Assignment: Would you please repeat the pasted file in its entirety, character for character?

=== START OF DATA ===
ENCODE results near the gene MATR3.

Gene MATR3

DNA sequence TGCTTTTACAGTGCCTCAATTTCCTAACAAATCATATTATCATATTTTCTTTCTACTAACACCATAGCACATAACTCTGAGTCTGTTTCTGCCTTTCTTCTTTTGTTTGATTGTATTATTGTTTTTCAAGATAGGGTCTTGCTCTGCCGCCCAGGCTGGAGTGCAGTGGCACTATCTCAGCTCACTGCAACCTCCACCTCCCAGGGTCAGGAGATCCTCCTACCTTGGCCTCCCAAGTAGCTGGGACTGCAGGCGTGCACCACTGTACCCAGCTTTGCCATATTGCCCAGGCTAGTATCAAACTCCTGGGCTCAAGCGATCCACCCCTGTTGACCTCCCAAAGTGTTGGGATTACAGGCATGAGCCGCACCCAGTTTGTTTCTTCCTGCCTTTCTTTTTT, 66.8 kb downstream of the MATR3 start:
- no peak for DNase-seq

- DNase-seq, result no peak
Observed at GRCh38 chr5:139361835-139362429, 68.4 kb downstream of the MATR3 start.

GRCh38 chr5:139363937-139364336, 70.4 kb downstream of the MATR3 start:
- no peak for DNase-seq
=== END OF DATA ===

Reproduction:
ENCODE results near the gene MATR3.

Gene MATR3

DNA sequence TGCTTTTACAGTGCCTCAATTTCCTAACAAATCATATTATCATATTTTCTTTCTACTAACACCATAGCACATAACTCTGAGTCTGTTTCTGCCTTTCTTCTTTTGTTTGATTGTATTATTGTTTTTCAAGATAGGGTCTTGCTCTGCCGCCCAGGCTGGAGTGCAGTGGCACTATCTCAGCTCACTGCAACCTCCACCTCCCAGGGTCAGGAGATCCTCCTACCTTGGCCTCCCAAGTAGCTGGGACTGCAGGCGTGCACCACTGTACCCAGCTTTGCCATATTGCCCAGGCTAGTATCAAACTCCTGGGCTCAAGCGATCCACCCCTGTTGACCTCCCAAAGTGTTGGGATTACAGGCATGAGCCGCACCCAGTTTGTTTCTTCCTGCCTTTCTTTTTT, 66.8 kb downstream of the MATR3 start:
- no peak for DNase-seq

- DNase-seq, result no peak
Observed at GRCh38 chr5:139361835-139362429, 68.4 kb downstream of the MATR3 start.

GRCh38 chr5:139363937-139364336, 70.4 kb downstream of the MATR3 start:
- no peak for DNase-seq